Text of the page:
Attorney General Jeff Sessions warned Thursday that federal laws against marijuana still exist and could be used to crack down on state efforts to legalize the drug.
In a radio interview with Hugh Hewitt on Thursday, Sessions was hesitant to say what he and the Trump administration plan to do about states that have legalized marijuana in some way. But he indicated some step in that direction could still be taken.
"I do not believe there's any argument [that] because a state legalizes marijuana, that the federal law against marijuana is no longer in existence," Sessions said. "I do believe that the federal laws clearly are in effect in all 50 states and we will do our best to enforce the laws as we are required to do so."
The use, possession, sale, cultivation and transportation of marijuana is illegal under U.S. federal law, as it is classified as a Schedule I substance. But in 2013, Deputy Attorney General James Cole wrote a memo that said marijuana businesses would not be prosecuted under federal law so long as they comply with state law.
That memo, dubbed the Cole memo, has paved the way for the legalization of marijuana nationwide. Seven states and the District of Columbia have the most expansive recreational marijuana legalization laws, and dozens of other states also have some legalization law.
Hewitt argued that a lot of the states are "simply breaking the law."
"And a lot of money is being made and banked. One RICO prosecution of one producer and the banks that service them would shut this all down. Is such a prosecution going to happen?" Hewitt said, asking if one major drug operation is coming to "chill all of this."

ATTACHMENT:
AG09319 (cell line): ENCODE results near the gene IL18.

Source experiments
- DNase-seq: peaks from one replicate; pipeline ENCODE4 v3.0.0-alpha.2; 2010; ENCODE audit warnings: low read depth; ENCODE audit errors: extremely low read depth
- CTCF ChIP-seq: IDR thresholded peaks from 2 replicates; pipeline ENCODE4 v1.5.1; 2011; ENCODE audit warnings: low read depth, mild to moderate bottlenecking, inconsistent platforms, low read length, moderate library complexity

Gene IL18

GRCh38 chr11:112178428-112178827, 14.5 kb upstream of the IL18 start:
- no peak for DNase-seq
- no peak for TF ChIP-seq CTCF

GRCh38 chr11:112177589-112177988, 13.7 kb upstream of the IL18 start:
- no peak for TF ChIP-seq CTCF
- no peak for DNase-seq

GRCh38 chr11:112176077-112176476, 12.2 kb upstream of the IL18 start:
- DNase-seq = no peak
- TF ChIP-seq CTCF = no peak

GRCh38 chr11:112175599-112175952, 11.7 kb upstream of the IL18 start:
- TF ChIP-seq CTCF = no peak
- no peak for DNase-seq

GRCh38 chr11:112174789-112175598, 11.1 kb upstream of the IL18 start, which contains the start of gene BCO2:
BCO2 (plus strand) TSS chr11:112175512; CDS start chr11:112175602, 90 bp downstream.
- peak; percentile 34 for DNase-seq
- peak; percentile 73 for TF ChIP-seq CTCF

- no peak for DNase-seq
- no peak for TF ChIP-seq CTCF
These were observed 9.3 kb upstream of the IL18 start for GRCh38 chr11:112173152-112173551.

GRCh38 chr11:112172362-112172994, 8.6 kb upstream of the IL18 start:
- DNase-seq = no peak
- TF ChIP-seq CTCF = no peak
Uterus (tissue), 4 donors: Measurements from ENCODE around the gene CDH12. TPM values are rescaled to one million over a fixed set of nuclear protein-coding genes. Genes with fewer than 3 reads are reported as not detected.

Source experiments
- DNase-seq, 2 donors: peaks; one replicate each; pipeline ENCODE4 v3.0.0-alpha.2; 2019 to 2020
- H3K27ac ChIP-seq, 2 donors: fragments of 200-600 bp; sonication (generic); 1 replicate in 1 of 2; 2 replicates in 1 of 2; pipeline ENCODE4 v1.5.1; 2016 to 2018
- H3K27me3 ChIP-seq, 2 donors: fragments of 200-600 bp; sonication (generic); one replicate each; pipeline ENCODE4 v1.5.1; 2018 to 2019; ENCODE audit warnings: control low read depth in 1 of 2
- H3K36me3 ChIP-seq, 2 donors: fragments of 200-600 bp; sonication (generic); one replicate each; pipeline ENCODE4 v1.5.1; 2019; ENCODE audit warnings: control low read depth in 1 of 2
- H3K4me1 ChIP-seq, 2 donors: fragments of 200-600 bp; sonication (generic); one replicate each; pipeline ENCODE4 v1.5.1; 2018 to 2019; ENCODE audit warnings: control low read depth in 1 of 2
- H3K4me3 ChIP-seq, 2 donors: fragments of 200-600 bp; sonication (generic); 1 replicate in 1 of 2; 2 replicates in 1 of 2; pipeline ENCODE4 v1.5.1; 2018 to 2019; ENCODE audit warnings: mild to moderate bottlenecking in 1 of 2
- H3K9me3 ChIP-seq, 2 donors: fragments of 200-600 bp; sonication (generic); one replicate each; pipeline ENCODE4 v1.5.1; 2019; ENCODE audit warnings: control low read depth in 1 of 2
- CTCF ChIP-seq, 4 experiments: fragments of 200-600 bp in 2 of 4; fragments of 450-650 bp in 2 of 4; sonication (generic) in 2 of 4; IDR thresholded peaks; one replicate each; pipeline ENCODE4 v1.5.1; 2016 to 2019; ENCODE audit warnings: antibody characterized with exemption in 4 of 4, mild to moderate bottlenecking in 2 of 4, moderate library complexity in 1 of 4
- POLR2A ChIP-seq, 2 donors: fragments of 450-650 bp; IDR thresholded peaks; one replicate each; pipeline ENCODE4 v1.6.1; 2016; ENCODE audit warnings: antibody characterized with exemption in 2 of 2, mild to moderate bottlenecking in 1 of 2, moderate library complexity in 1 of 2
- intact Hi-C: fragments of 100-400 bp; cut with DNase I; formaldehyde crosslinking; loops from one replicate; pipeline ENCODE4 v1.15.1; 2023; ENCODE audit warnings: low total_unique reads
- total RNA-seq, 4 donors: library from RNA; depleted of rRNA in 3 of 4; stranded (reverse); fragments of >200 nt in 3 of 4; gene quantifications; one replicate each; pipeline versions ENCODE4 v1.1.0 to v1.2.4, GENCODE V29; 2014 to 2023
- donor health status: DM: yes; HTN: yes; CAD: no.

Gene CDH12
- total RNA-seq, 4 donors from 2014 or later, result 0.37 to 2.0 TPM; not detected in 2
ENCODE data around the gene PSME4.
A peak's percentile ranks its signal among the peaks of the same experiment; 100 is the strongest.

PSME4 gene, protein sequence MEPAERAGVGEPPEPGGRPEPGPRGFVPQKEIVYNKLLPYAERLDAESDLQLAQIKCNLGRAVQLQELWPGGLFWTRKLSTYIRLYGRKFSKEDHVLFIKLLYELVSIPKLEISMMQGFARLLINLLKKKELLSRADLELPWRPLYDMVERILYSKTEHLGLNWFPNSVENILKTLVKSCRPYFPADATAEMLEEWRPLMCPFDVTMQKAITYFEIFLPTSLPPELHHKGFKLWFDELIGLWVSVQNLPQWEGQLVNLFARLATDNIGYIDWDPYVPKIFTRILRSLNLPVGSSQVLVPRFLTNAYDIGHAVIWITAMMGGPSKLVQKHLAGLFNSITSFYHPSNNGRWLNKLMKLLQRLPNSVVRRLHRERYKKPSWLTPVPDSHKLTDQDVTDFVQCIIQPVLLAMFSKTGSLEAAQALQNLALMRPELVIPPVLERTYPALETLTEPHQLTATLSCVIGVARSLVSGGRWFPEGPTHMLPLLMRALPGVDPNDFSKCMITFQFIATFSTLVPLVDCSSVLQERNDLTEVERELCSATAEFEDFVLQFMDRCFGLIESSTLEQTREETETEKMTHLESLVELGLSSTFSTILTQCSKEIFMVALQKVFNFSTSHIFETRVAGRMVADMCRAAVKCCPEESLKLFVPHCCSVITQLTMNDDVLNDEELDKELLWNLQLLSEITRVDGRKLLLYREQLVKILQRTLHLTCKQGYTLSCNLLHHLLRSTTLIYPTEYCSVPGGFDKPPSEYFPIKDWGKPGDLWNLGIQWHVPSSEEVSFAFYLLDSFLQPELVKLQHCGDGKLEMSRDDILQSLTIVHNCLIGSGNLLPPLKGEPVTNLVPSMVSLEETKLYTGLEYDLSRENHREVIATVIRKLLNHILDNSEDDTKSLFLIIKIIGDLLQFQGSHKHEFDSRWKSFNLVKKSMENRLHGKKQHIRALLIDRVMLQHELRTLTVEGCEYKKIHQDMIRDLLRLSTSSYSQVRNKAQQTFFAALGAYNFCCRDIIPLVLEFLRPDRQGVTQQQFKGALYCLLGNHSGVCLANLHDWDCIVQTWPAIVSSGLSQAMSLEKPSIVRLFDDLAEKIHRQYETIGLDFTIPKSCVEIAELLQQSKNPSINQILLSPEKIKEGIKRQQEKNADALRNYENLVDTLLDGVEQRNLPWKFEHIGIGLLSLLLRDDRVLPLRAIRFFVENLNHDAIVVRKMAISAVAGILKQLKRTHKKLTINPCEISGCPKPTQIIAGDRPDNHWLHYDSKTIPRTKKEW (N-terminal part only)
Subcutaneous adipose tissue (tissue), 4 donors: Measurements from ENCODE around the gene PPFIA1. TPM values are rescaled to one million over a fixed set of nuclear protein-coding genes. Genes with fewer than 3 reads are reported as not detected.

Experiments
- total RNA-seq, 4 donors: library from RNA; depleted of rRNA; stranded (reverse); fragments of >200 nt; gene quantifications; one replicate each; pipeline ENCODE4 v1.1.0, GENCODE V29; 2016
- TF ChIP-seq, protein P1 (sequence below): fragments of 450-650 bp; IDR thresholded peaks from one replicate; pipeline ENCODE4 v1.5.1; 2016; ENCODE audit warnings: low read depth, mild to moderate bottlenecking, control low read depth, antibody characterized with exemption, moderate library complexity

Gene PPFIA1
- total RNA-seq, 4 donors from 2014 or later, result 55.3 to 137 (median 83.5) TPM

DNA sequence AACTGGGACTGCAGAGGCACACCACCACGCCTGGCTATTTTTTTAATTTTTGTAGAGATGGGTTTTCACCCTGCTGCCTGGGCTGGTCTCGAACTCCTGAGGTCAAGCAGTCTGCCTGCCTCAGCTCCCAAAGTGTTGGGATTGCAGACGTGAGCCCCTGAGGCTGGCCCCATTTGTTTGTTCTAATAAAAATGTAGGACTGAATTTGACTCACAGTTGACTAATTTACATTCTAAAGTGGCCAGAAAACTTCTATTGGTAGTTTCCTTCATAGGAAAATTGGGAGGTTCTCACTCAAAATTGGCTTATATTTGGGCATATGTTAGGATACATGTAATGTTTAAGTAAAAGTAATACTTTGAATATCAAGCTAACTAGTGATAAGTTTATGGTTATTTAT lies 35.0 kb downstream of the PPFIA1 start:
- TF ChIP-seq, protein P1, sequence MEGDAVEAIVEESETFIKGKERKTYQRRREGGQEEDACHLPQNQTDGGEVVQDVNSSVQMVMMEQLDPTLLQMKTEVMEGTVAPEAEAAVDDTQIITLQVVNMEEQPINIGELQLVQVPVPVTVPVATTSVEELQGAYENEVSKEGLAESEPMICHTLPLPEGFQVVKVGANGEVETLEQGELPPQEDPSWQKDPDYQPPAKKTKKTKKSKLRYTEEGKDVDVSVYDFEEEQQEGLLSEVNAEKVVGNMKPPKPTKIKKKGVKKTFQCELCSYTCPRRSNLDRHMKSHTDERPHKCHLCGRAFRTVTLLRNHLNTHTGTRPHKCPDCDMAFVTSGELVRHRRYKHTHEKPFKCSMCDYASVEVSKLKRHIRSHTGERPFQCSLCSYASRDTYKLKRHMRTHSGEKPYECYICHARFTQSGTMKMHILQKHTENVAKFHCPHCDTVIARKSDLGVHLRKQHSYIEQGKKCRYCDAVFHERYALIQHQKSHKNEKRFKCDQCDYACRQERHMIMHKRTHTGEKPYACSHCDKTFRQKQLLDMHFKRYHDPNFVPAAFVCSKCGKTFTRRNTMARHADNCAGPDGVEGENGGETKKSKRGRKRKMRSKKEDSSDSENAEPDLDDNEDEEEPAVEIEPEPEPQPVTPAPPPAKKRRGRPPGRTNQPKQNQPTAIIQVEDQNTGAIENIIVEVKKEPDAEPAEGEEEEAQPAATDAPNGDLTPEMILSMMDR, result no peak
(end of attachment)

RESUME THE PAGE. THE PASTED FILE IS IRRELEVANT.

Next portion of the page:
RICO — the Racketeer Influenced and Corrupt Organizations Act — is a federal law that is designed to combat organized crime.
"I don't know that one prosecution would be quite as effective as that," Sessions said. "I can't comment on the existence of an investigation at this time. ... You're making a suggestion. I hear it."
In April, Sessions directed the department's Task Force on Crime Reduction and Public Safety to re-evaluate the federal government's approach to marijuana, among other and justice issues. Though the task force did not agree with Sessions' tough stance against marijuana, activists are still bracing for some sort of change.
In September, Deputy Attorney General Rod Rosenstein said the Justice Department is still reviewing the Cole memo.
"We are reviewing that policy. We haven't changed it, but we are reviewing it. We're looking at the states that have legalized or decriminalized marijuana, trying to evaluate what the impact is," Rosenstein said at an appearance at the conservative Heritage Foundation. "And I think there is some pretty significant evidence that marijuana turns out to be more harmful than a lot of people anticipated, and it's more difficult to regulate than I think was contemplated ideally by some of those states."